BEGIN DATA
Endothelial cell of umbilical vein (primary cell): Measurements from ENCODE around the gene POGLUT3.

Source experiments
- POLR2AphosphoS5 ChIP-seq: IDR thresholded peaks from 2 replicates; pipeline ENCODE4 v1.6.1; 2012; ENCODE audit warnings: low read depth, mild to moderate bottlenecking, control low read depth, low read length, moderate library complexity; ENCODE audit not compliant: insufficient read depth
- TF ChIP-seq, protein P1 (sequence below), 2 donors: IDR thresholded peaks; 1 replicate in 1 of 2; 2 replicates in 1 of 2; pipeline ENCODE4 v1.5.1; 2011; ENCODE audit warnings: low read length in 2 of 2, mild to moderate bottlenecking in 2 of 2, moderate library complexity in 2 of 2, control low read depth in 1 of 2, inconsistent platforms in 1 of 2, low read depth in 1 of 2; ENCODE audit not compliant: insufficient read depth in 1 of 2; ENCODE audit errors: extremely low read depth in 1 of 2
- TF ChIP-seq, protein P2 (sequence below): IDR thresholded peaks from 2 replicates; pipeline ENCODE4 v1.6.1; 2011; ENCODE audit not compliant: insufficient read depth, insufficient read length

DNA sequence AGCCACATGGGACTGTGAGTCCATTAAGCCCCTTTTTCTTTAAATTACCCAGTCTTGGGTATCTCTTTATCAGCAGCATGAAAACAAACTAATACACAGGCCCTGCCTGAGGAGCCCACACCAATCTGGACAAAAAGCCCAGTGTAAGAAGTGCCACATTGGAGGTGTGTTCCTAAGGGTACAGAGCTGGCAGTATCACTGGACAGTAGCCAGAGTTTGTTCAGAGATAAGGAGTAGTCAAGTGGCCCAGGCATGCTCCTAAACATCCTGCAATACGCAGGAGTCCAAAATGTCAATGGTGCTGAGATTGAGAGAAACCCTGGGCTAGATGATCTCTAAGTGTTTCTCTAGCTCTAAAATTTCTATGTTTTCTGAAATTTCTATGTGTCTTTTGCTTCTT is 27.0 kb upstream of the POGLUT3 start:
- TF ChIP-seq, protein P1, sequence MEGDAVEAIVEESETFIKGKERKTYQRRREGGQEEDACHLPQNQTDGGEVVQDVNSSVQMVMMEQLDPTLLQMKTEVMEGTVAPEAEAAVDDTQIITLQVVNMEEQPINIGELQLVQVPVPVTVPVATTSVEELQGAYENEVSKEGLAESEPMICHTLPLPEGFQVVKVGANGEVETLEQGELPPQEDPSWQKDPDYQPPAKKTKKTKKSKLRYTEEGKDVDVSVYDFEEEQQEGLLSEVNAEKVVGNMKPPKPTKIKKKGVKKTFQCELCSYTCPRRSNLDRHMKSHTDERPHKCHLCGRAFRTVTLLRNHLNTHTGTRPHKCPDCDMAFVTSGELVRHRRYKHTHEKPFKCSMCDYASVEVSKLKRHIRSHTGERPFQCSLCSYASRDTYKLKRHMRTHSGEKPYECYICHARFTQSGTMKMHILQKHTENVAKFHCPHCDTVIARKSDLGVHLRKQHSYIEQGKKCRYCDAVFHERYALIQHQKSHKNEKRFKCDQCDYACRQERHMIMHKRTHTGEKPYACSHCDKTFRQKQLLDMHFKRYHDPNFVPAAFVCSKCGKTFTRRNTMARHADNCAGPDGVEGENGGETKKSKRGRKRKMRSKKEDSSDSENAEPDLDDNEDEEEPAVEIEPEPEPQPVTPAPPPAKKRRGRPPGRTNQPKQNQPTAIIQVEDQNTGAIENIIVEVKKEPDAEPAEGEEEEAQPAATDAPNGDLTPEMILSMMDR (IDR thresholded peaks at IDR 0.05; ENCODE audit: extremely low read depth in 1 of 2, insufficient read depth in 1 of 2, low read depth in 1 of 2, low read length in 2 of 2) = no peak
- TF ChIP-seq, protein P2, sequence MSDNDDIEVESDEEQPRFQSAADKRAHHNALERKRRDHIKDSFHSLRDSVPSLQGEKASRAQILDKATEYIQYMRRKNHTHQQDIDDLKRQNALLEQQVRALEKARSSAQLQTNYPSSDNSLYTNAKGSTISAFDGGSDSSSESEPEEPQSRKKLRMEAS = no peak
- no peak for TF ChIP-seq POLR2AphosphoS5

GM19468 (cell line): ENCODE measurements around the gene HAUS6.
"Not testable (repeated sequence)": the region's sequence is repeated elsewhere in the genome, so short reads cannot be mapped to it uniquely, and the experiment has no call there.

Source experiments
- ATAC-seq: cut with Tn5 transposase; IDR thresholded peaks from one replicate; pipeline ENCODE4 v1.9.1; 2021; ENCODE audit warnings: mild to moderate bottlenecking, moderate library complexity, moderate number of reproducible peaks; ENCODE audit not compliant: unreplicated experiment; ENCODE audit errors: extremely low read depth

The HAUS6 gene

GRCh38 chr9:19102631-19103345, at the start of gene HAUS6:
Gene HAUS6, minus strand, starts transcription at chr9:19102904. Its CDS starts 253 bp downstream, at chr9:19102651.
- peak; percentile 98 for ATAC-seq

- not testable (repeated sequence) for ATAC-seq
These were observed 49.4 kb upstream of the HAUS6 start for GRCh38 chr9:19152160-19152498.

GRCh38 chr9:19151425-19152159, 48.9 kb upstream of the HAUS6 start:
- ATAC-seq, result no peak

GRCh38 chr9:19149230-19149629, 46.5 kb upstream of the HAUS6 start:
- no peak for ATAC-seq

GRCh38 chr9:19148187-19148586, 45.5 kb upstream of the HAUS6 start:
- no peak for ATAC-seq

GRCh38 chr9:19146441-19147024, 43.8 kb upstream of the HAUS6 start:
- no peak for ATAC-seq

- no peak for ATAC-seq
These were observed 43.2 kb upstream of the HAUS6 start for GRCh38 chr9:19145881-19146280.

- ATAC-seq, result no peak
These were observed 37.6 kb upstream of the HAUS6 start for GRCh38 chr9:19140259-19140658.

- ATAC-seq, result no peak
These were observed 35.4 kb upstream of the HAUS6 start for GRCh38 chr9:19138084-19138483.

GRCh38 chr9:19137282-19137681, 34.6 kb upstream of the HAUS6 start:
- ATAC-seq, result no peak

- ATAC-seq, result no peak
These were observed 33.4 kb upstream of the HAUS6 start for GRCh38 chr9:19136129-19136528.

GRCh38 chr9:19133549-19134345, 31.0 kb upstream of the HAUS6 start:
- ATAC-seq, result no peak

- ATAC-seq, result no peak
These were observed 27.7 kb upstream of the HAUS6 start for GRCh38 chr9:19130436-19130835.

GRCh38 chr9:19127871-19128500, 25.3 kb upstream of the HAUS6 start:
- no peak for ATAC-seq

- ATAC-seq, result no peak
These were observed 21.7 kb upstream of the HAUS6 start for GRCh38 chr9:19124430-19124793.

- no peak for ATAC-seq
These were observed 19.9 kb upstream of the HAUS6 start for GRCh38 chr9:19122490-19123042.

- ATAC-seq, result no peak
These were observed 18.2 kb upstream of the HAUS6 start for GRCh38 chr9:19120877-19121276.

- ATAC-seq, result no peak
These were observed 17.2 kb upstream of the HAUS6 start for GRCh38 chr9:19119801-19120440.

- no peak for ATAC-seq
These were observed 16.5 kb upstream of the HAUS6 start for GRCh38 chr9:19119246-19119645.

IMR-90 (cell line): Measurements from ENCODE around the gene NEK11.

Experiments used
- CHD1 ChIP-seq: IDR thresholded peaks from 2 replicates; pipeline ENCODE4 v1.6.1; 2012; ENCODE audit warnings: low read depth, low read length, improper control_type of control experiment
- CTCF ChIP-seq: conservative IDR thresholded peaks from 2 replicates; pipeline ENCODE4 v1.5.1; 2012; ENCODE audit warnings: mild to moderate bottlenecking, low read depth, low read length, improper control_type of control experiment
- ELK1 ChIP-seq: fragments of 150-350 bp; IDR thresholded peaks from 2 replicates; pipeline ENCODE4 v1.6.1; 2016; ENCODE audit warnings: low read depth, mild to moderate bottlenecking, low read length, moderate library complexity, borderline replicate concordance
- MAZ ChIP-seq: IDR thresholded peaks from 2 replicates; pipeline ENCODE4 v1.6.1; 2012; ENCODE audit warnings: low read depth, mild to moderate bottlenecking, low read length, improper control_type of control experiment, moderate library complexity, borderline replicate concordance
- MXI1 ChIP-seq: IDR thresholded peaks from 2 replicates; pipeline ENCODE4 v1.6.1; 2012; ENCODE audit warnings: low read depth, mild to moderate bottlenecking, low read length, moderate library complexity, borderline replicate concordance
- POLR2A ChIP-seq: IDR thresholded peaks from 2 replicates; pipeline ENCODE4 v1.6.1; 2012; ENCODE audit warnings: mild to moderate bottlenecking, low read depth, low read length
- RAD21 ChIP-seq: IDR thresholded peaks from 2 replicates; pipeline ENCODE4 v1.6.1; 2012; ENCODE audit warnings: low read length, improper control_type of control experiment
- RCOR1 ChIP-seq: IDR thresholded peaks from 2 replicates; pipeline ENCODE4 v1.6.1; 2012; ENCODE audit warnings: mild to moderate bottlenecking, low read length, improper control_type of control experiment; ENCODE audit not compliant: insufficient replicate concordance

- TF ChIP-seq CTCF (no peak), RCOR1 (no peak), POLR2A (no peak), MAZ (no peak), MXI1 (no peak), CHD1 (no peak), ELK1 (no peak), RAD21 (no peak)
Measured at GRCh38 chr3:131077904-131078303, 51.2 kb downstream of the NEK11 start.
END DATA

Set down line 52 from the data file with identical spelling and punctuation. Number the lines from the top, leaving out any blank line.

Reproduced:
- no peak for ATAC-seq